Possibly, a greater impact of bigotry in all its forms — be it against others socially, mentally, or physically challenged or disadvantaged, is that every time we look down at others for whatever reason we contrive, we are distracted from the mission of Jesus Who looked down only briefly to lift people up (Mark 5:41). Winning and retaining disciples for Jesus must remain our highest aim.  Those with whom we share the Gospel of Jesus Christ will receive but a very dim, even distorted view of who God is, if we share the Good News while maintaining our cultural biases and our sin-sick natural tendency of feeling superior toward others. New souls will not only be harder to win, but harder to keep as God’s love for all mankind will not be in full display before them. Although we are all made in the image of God, we are although very much alike. Our likenesses should be  valued as children of God. But our differences can be made to be our strength  also,  as  perspectives  from the vantage point of every individual makes us stronger and, inevitably, at the  decision-making level, if appreciated, can bring exponentially better outcomes than those advanced by one culture, people group or ethnicity. Our commonality is demonstrated most by our equal and  inestimable value as best illustrated by the Cross. Yet our different ways of solving problems  leads  to more thorough and thoughtful outcomes. But whether our perspective is  accepted or rejected,  like Edson, we must never lose sight of the Cross where the ground is level as all stand there, painted with the stripe of sin and are all, therefore, equally desperate for an encounter with Christ.  


Consequently, from the disabled to the disenfranchised, addressing inequity in every realm for those disadvantaged for any reason or by any cause is not a programmatic shift for the Lake Union. It is that for which we have been quietly advocating all along as it is part of the ministry Christ has committed into our hands as those charged with reflecting His example and as stewards of the Lake Union Conference legacy. Therefore, we are grateful for the many institutions; schools, conferences, health systems, and other entities in our region and beyond who have allowed us the privilege to speak to this vital topic of discussion, even before recent events transpired. We  remain  available to share again and again the wonderful words of life that each individual should hear with the hope that we, too, can together experience personal and corporate revival and reformation.  Revival will remove hatred from our hearts for anyone created in the image of God. Reformation will cause us to take measures we have not formally taken to be voices for those less fortunate than we are, whatever the reason. Our hope is that we will all embrace the words of Jesus, “Is not this the fast that I have chosen? to loose the bands of wickedness, to undo the heavy burdens, and to let the oppressed go free, and that ye break every yoke?” (Is. 58:6).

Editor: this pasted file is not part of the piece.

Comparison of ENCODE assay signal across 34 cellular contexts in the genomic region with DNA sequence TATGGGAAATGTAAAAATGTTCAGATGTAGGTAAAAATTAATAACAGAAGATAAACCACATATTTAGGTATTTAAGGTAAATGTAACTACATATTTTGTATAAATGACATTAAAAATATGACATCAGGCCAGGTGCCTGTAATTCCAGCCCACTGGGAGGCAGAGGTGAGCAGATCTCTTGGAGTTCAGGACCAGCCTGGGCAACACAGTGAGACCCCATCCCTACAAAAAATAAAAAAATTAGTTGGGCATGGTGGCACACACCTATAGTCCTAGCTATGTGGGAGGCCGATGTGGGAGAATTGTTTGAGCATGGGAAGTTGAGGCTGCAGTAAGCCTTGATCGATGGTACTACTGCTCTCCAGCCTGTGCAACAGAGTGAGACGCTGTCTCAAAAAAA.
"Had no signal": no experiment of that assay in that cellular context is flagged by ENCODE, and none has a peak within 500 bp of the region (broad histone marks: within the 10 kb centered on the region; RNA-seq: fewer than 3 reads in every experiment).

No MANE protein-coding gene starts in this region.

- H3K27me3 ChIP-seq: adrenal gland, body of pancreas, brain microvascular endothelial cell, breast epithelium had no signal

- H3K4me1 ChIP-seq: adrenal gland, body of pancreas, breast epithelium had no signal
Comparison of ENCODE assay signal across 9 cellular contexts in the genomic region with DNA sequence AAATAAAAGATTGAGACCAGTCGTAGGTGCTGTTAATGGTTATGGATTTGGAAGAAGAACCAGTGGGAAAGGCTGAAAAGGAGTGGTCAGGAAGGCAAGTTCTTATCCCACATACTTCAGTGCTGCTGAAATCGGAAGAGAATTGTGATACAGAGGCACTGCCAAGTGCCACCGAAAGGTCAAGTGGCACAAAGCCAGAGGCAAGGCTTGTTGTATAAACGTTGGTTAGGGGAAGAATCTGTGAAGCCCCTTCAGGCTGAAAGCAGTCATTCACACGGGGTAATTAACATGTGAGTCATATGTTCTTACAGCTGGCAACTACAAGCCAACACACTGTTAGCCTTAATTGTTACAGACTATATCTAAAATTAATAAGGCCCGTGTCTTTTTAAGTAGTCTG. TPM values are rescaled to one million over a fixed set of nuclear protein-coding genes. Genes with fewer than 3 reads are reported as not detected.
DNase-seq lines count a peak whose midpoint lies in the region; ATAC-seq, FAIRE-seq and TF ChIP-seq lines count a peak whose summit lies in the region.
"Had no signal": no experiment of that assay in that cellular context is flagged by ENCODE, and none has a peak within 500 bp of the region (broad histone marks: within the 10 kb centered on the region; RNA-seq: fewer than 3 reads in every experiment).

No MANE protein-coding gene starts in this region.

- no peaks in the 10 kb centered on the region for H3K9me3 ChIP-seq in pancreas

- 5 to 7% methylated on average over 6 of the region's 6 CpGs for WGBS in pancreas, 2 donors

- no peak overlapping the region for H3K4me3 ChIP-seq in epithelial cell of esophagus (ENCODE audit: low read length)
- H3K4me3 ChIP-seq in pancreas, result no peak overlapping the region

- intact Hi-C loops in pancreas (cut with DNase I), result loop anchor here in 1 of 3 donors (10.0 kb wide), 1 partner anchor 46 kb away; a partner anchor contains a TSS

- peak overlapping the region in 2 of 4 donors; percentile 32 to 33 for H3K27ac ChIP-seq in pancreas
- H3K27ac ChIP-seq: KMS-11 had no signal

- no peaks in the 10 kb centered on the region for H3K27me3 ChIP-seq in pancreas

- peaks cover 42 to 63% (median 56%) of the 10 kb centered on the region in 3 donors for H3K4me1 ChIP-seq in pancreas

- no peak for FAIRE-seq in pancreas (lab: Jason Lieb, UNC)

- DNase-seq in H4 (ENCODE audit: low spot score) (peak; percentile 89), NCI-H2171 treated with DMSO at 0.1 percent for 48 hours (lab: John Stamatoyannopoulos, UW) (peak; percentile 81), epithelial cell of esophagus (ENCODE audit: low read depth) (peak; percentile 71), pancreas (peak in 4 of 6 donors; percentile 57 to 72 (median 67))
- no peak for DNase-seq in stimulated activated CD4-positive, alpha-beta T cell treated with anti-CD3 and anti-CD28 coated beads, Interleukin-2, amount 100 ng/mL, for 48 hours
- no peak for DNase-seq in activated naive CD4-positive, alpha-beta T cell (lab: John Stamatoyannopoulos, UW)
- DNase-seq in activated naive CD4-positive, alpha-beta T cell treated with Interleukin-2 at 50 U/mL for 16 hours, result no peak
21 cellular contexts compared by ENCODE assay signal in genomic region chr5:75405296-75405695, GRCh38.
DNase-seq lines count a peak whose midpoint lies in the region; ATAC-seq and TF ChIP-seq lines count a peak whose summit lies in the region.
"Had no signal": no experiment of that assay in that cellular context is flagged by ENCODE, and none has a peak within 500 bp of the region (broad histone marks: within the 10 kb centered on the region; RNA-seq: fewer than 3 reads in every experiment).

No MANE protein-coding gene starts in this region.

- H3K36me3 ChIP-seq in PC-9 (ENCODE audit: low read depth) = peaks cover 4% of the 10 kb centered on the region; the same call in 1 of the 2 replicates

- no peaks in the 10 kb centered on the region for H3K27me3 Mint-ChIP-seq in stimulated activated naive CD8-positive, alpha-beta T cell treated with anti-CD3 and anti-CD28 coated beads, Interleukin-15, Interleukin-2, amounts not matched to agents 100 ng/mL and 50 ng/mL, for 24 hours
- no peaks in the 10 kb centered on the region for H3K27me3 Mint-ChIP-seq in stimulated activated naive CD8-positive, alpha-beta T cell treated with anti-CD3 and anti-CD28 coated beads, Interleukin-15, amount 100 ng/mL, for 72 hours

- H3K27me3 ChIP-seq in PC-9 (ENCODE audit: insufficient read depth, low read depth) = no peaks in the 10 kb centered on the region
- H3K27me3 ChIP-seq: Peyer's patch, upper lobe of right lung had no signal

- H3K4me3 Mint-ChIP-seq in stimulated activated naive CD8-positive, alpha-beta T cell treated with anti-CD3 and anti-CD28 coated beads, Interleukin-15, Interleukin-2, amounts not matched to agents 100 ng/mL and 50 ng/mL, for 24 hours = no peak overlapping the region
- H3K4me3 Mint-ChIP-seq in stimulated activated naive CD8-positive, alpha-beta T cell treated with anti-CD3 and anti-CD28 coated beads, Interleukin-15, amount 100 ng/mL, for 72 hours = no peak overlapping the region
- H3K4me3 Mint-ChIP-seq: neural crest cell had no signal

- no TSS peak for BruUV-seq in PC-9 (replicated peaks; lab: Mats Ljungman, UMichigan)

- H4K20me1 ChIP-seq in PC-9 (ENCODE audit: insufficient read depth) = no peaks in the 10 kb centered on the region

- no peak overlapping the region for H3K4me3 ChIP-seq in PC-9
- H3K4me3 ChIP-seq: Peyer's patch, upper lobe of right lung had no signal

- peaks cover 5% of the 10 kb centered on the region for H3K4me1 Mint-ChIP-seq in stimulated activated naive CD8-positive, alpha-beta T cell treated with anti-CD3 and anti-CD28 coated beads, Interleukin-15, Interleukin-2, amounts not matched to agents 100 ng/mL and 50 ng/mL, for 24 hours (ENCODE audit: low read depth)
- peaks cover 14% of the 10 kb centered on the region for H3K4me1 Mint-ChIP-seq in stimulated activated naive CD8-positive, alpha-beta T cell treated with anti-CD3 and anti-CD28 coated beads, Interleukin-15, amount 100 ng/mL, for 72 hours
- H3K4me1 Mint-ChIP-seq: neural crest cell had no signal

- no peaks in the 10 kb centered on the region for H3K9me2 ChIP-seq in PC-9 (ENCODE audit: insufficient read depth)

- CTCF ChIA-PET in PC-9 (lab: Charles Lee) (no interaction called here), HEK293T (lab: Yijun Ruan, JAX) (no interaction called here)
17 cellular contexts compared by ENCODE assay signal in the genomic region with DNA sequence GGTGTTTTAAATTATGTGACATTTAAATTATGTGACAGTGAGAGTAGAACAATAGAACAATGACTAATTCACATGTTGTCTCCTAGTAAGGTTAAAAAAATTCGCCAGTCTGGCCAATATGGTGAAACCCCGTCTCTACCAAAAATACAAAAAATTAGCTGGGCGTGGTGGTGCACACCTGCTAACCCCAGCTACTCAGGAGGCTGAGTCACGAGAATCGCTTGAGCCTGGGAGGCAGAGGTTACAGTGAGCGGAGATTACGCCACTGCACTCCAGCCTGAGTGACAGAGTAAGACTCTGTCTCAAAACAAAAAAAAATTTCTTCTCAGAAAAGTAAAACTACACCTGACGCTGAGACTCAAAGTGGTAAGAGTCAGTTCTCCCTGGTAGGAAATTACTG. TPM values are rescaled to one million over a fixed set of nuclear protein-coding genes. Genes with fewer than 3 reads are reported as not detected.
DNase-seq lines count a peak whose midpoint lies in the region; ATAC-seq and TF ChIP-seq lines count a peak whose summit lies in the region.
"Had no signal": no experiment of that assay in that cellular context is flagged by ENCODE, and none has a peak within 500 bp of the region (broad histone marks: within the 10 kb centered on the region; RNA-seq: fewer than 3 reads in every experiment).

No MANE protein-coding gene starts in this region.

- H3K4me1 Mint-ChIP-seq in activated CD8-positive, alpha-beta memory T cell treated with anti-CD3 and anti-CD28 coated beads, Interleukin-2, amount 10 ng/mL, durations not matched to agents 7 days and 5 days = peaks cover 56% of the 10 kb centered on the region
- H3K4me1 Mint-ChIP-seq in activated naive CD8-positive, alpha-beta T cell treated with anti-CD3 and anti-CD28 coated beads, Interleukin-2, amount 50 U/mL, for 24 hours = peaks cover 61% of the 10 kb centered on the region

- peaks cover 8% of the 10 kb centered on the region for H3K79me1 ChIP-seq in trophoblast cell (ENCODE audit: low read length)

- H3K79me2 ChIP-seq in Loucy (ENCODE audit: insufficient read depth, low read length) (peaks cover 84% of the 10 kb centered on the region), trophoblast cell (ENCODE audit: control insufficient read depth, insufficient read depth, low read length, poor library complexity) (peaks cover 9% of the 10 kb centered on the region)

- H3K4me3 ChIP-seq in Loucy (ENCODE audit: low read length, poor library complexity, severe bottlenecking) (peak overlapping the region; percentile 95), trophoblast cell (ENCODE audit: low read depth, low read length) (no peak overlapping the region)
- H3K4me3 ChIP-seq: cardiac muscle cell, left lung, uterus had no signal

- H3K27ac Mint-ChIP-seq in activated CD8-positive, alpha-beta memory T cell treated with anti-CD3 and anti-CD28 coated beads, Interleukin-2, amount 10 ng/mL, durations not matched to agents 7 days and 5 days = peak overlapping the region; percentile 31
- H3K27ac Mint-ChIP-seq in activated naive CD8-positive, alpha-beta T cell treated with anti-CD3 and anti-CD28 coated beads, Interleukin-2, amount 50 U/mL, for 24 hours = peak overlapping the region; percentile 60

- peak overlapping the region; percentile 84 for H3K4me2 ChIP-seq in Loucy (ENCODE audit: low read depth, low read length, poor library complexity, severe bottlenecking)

Ultimately, it is our hope that all bias or bigotry on the part of all individuals, regardless of ethnicity or class, ability or disability, age or gender, past or present, will be set aside for, as we get to know Jesus, we will hopefully better see, as was the case for Ellen and Edson White and many other pioneers of our faith saw, that the study of His life changes ours.